Although we observed a lower sequencing yield on an ONT R7.3 flow cell in comparison to a PacBio SMRT-cell (117.7 Mbp 2D pass reads and 453.3 Mbp filtered SR respectively), the MinION read length and the Canu MinION 2D pass read assembly accuracy indicate the usefulness of the ONT MinION for studying genomic regions of interest using targeted sequencing. This approach will allow the interrogation of complex genomic regions ranging from the prokaryotic kingdom  to eukaryote organisms such as plants  and humans  - especially with improved ONT sequencing technologies in the near future. Development of software applications such as ‘Read Until’ may further advance ONT platforms to unique sequencing devices for targeted sequencing with the enrichment based on tunable bioinformatics .
Targeted capture amplification
We used the same Dynabeads MyOne Streptavidin C1 beads (Thermo Fisher, Cambridge, UK) with the captured DNA fragments as in the experiment described by Witek et al. . We amplified the target sequences with 3 PCR reactions using the following reaction set-up: 1.0 μl Dynabeads MyOne Streptavidin C1 beads, 1.5 μl 10 μM HPLC purified RAD_F primer (5′-AATGATACGGCGACCACCGA-3′) (IDT, Integrated DNA Technologies, Leuven, BE), 10 μl 5× Kapa HiFi Fidelity Buffer, 1.0 μl Kapa HiFi Polymerase (1 U/μl) in a total volume of 50 μl. PCR cycling was performed according to the program: 94 °C 3 min, [94 °C 30 s, 60 °C 30 s, 68 °C 4 min] 25 x, 68 °C 10 min. The ramp rate was set to 3.0 °C/s, the PCR reaction was conducted in a G-Storm GS1 (G-Storm, Somerton, UK) thermal cycler. After amplification the reactions were pooled and cleaned up using a 0.4× AMPure XP bead ratio (Beckman Coulter, Brea, CA, USA) and eluted in 150 μl 1× TE buffer (10 mM Tris-HCl pH 8.0, 1 mM EDTA). The concentration after cleanup was measured on a Qubit2.0 Fluorometer (Thermo Fisher, Cambridge, UK) and indicated a total yield of 10.6 μg. The profile of the amplification peak was assessed on the Agilent 2200 Tapestation (Agilent, Stockport, UK) (Additional file 1: Figure S1). The sample was stored on −20 °C until being processed into MinION sequencing libraries.
MinION sequencing library construction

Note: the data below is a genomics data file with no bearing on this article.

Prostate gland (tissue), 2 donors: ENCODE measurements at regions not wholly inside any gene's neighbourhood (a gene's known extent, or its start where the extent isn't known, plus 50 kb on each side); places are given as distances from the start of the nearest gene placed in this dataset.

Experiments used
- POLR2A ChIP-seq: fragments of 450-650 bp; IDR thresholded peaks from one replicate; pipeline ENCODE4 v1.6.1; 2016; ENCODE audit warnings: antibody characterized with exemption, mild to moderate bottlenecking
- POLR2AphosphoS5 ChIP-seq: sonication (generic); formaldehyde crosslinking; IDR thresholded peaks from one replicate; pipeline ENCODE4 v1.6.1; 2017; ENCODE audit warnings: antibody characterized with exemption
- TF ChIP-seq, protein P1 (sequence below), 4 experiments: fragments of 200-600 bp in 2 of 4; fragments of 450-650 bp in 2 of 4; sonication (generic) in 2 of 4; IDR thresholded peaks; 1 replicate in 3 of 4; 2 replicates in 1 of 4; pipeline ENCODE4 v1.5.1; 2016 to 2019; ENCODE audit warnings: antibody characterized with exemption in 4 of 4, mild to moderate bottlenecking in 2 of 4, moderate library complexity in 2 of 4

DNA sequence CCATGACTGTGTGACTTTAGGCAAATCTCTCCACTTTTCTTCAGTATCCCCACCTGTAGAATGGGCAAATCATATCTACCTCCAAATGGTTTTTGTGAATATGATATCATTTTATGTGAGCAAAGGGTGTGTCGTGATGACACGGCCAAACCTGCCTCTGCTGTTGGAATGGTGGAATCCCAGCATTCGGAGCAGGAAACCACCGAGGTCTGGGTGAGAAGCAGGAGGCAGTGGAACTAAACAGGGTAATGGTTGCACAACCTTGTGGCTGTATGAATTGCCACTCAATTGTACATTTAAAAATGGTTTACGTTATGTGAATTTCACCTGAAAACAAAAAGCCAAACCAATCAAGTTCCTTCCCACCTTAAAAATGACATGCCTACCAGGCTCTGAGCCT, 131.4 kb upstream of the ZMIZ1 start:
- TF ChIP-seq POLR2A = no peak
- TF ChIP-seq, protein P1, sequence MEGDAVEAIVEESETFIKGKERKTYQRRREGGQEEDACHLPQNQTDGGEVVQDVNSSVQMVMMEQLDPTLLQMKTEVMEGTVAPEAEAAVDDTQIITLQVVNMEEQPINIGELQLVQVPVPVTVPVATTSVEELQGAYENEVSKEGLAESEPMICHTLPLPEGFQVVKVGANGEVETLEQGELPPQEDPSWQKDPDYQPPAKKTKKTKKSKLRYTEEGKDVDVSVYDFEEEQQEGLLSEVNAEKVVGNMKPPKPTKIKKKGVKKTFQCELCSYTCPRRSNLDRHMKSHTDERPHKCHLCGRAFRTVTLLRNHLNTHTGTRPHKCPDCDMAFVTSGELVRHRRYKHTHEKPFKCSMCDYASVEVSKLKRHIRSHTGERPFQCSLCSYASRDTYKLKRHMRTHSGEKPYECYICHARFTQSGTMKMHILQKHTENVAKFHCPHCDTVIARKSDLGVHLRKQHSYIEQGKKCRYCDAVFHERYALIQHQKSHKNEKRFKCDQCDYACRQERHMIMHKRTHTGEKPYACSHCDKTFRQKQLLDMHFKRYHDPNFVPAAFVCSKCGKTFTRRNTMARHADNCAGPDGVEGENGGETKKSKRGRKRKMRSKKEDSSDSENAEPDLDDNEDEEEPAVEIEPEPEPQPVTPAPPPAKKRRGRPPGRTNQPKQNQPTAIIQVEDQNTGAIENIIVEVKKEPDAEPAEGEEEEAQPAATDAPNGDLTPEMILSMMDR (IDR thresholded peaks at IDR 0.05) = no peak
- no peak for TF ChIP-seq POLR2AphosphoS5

Two sequencing libraries were constructed using the MAP-SQK006 reagents kit. End repair was performed using the NEBNext End Repair Module (E6050, NEB, Hitchin, Hertfordshire, UK) by mixing 1.0 μg DNA dissolved in 10 μl 1× TE buffer, 5 μl Quality Control DNA CS, 10 μl 10× NEBNext End Repair Reaction buffer and 5 μl NEBNext End Repair Enzyme Mix in a total reaction volume of 100 μl. The reaction was incubated for 20 min at 24 °C in a G-Storm GS1 (G-Storm) thermal cycler without heated lid. After incubation the reaction was cleaned up using a 0.45× AMPure XP ratio (45 μl AMPure XP beads) and eluted in 26 μl water. 1 μl of each library was used to measure the concentration of the eluate on a Qubit2.0 Fluorometer indicating 750 ng and 630 ng DNA post elution. The DNA was A-tailed using the NEBNext dA Tailing Module (E6053, NEB) by mixing 25 μl eluted DNA with 2 μl Klenow Fragment (3′-5′ exo−) and 3 μl 10× NEBNext dA-Tailing Reaction Buffer. The reaction was incubated for 10 min at 37 °C in a G-Storm GS1 thermal cycler without heated lid. After A-tailing we proceeded directly with adapter ligation. The measured DNA concentrations before A-tailing corresponded to 0.39 pmol and 0.33 pmol DNA with a size of 2900 bp. As the SQK-MAP006 protocol suggests to use 0.20 pmol DNA in adapter ligation if insert sizes are below 3 kb, we increased the volumes of Adapter Mix and HP Adapter in the final ligation to proceed with a higher amount of DNA in library preparation. The ligation was therefore performed using 30 μl A-tailed DNA, 4 μl HP Adapter, 16 μl Adapter Mix and 50 μl Blunt/TA Ligase Master Mix (M0367, NEB). The ligation reaction was incubated for 10 min on room temperature. After 10 min 1 μl HP tether was added to the ligation and the reaction carefully mixed by inversion. After mixing, the reaction was incubated for another 10 min on room temperature. During incubation 50 μl Dynabeads MyOne Streptavidin C1 (Thermo Fisher) were washed twice in 100 μl Bead Binding Buffer on a DynaMag-2 Magnet (Thermo Fisher) and resuspended in 100 μl Bead Binding Buffer. The adapter-ligated, tether-bound DNA was mixed with 100 μl washed beads and incubated for 5 min on room temperature on an elliptical rotator. Afterwards the beads were pelleted on a DynaMag-2 Magnet and washed twice with 150 μl Bead Binding Buffer. The beads were resuspended in 25 μl Elution Buffer and incubated for 10 min at 37 °C. 1 μl of the eluate was quantified yielding 330.0 ng and 138.4 ng recovered DNA in total.